William Foxwell Albright: The Father Of Biblical Archaeology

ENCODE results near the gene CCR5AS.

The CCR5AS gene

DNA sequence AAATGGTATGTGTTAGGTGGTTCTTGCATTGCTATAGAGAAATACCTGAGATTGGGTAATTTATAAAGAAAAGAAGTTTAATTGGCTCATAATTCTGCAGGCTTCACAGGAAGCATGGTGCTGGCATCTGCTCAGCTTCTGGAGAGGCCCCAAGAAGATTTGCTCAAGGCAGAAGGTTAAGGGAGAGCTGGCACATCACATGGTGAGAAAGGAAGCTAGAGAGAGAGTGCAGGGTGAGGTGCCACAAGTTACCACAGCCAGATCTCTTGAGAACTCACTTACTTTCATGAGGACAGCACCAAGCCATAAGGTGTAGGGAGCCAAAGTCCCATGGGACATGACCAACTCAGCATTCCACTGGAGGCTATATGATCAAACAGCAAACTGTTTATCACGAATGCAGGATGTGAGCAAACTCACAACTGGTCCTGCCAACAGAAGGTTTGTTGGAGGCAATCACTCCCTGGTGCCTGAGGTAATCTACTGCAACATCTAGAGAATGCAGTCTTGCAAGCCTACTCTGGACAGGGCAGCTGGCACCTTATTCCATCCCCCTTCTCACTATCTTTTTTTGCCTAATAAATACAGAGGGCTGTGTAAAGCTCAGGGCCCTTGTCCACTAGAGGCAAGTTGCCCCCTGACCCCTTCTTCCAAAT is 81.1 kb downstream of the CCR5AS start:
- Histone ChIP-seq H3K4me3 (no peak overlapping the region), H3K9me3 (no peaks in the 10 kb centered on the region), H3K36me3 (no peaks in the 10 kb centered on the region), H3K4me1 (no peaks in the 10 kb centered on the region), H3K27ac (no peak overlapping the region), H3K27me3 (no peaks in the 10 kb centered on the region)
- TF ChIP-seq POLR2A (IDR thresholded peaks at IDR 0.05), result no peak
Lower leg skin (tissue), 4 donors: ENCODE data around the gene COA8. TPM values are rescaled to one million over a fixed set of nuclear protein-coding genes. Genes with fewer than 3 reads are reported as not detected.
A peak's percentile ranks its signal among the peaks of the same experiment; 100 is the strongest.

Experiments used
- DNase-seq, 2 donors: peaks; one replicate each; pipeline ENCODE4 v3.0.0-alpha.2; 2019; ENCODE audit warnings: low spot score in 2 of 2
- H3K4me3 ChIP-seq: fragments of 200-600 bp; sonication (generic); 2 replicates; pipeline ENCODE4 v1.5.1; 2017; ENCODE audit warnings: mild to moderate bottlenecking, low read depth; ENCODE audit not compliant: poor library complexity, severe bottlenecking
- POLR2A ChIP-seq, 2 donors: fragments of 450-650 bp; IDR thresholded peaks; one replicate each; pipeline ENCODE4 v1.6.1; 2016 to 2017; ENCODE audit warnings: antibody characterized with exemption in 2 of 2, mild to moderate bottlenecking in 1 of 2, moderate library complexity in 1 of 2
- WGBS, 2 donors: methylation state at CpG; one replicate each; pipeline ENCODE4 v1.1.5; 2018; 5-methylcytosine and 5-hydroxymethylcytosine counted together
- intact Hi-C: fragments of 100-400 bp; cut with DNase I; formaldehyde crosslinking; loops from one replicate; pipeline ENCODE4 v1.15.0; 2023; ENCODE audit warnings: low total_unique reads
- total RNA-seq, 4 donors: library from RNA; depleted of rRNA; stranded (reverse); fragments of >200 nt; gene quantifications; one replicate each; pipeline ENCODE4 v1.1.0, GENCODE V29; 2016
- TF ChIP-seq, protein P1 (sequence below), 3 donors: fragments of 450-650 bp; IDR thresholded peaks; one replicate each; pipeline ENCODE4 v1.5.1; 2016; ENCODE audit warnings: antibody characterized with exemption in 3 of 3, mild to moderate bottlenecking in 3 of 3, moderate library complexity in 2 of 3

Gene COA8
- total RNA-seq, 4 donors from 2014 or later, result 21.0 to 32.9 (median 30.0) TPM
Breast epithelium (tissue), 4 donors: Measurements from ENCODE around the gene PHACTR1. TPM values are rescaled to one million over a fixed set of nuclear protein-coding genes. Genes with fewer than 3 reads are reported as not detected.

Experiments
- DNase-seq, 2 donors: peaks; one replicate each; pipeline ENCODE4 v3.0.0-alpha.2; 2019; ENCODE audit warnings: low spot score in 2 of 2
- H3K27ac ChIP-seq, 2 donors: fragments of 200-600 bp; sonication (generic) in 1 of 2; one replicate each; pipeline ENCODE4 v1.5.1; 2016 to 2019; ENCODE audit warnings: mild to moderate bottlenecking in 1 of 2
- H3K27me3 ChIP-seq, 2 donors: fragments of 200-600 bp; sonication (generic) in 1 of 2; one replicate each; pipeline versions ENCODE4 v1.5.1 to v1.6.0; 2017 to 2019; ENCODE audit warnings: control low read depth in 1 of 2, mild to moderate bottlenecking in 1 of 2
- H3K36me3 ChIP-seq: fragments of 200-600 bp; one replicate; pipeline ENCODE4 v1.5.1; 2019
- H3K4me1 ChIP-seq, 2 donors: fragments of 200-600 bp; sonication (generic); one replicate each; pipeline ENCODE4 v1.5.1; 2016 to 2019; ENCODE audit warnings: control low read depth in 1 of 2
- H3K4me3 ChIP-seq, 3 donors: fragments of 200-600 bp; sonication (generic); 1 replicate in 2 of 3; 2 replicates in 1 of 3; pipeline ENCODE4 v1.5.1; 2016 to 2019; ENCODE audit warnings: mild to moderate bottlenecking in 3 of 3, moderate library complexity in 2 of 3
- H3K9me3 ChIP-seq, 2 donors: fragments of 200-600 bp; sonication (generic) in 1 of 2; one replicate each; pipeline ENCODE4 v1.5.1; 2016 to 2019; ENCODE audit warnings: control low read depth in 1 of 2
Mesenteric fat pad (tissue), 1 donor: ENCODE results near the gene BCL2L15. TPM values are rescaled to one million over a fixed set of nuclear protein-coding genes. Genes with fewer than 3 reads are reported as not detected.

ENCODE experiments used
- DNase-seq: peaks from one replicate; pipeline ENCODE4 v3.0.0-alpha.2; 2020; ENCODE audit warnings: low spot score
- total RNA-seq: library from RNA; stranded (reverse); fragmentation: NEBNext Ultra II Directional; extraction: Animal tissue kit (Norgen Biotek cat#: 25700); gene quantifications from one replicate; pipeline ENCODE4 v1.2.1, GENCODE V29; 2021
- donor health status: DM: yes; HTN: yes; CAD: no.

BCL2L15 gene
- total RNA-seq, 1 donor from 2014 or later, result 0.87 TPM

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Introduction The great American scholar, William Foxwell Albright was an American Biblical archaeologist, and is considered to by many to be the “father of Biblical archaeology,” because of his contributions to the archaeological historicity of the Bible. “More than any other scholar Albright’s astounding corpus of books, articles, and public lectures defined a new relationship between archaeology and Biblical studies.” Professor Albright “introduced critical assessment of the historical context of scripture, instead of merely teaching it as Gospel, and his work helped establish the Bible’s value in historical studies.” Rachel Hallote wrote of Albright by stating, “It is hard to think about the early years of American biblical archaeology without coming up with the name William Foxwell Albright. Albright’s career and influence are so fully associated with American archaeological scholarship that he is usually referred as the ‘father of biblical archaeology’” He was considered an expert in many areas of study associated to the ancient Near East, particularly the Old Testament. “Albright’s most enduring legacy is his contribution to the establishment of a new paradigm of ancient Near Eastern Studies called biblical archaeology.” Furthermore, Albright was an authority on Near Eastern languages and became known in the archaeological world for his authentication of the Dead Sea Scrolls. His archaeological excavation work not only helped with the authentication of the accuracy of the Bible, but it served as a guide for the scientific work performed on excavation sites. Despite his achievements, there are scholars who are suspicious with the Bible being used in archaeological studies and in more recent years h... ... middle of paper ... ...honor, the title “Nobleman of Jerusalem.” Before his death in 1970, the American School of Oriental Research (ASOR) was renamed to honor its most renowned director as the W.F. Albright Institute of Archaeological Research (AIAR) in Jerusalem. “It is the oldest American research center for ancient Near Eastern Studies in the Middle East.” The Contributions Professor Albright, while he was director of ASOR in 1948: “He received an envelope postmarked Jerusalem. Inside was a pair of small photographs. He took up a magnifier and studied the images, which were fragments of the scrolls found by the boys. He recognized a passage from the book of Isaiah, rendered in an archaic Hebrew script, and grew excited. In a letter to John C. Trever, who had sent the photos from the American School of Oriental Research, he said, ‘…I should prefer a date around 100 BC.’”

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